Tuesday, August 16, 2011

53. Drifters, "Fools Fall in Love" (1957)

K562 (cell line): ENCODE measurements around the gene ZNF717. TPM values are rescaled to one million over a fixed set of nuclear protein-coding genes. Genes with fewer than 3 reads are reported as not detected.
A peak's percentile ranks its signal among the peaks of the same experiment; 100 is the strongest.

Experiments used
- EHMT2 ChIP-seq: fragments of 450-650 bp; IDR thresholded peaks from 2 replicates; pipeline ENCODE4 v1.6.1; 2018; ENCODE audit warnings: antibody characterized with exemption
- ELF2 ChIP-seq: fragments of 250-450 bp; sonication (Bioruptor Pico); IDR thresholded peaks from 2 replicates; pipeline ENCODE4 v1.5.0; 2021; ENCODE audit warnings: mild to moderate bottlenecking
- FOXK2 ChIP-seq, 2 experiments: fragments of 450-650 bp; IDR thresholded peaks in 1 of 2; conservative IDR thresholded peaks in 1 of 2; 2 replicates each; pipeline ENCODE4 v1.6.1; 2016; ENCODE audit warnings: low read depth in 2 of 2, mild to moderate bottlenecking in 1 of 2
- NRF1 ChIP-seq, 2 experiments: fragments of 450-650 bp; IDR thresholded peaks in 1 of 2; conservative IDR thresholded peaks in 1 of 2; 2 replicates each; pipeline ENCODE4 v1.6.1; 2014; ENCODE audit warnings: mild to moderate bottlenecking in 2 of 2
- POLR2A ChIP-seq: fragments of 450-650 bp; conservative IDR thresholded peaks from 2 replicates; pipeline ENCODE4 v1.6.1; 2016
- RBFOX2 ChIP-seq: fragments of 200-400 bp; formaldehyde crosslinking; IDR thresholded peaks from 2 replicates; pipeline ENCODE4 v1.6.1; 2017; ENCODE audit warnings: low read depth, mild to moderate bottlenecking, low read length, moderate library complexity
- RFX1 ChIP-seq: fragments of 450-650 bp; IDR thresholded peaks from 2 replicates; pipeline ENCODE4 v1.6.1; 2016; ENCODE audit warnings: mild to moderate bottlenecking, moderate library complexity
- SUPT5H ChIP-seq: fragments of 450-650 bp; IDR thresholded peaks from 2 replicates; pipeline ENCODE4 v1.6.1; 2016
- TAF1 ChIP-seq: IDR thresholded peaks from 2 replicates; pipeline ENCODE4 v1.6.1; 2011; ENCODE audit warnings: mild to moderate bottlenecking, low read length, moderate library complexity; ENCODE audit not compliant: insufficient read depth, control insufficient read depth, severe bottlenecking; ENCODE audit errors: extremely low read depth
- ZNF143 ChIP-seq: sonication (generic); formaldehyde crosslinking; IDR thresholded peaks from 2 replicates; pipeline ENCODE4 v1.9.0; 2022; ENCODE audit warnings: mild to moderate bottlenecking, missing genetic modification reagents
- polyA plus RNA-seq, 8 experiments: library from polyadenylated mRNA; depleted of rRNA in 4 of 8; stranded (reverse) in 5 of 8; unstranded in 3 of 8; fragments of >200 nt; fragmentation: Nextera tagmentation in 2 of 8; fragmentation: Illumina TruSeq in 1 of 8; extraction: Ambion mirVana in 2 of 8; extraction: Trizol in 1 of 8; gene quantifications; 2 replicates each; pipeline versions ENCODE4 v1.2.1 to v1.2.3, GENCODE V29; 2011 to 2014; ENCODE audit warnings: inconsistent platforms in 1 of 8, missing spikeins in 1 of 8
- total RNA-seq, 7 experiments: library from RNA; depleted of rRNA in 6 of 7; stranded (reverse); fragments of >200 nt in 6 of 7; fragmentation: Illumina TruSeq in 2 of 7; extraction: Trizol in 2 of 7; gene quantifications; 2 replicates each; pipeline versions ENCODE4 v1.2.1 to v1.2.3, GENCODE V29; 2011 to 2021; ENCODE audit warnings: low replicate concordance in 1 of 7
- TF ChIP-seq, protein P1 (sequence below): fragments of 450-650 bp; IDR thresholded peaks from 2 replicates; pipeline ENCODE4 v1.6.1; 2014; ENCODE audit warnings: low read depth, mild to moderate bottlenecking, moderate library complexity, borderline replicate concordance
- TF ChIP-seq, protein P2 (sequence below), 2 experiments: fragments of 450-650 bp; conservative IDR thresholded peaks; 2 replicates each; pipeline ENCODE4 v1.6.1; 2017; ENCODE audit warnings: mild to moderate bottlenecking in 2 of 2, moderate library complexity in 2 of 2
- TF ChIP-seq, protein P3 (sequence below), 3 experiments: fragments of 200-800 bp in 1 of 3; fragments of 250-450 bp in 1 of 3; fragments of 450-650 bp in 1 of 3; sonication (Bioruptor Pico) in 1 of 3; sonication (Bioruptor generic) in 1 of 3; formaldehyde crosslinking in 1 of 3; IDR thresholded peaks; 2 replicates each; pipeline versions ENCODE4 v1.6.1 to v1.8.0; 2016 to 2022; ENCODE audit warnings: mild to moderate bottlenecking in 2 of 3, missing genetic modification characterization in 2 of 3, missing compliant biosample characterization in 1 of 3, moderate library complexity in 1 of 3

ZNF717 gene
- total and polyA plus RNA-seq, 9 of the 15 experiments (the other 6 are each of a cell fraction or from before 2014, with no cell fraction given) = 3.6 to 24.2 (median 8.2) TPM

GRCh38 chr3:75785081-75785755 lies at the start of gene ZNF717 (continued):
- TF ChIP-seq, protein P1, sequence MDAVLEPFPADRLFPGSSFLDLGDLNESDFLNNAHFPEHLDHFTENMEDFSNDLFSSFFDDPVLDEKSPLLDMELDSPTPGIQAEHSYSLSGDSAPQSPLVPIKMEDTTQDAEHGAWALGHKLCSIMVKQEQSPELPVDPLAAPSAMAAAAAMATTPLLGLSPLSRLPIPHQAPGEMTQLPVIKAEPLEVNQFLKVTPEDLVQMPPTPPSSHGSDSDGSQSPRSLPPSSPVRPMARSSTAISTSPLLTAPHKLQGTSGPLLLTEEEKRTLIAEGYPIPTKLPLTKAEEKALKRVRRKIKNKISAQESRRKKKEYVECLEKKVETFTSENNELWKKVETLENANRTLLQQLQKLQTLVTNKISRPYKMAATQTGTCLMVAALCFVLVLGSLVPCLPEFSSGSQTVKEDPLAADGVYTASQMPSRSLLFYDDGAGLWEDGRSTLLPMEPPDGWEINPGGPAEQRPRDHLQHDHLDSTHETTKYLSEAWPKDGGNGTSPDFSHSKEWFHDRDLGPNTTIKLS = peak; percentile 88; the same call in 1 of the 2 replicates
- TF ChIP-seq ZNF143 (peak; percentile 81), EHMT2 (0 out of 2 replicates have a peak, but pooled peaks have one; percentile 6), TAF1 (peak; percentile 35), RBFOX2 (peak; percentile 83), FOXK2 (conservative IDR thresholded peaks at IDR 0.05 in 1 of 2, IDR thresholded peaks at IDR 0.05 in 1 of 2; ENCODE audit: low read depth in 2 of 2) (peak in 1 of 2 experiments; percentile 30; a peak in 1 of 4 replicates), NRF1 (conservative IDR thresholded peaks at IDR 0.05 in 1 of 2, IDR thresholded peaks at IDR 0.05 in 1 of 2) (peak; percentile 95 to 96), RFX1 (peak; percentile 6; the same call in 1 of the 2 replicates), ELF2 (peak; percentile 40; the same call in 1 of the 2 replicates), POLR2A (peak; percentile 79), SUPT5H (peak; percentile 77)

Jerry Leiber and Mike Stoller wrote this originally for the Drifters—the circa 1957 model of the Drifters, that is, which featured Johnny Moore on lead vocals—and to me it's one of the purest pieces of rock 'n' roll to be heard. Elvis Presley recorded it a decade later and came as close as anyone to getting a hit out of it, but of course missing the charts only cements the case on some level for its purity. Brash and supple, uptempo with a vengeance, entered into on a brushed drumkit and gently choogling sax, Moore's clarion yelp is all over it in a matter of seconds, powered by doop-a-doo-wop background moaners and chatterers, interrupted briefly only for a solo in which a guitar plucked on the lower strings carries on a conversation of some erudition with the aforementioned sax before Moore retrieves it again and drives it to a glorious sunset. Over and done, 2:30. It's not a typical Drifters song, although, to be fair, it's not exactly easy to defend the idea of a "typical Drifters" song in the first place. There's the Clyde McPhatter style typified by "Money Honey," or the Ben E. King style typified by "Save the Last Dance for Me." Rudy Lewis was the singer for "Up on the Roof" and "On Broadway." Johnny Moore was back for "Under the Boardwalk," but that's not very much like "Fools Fall in Love." I'd say you're better off going with the Leiber & Stoller label, because they've got the credentials and they're the ones who knew their way around this kind of easy-rollicking rock 'n' roll with such supreme confidence. Whoever gets the credit, it's one for the ages.

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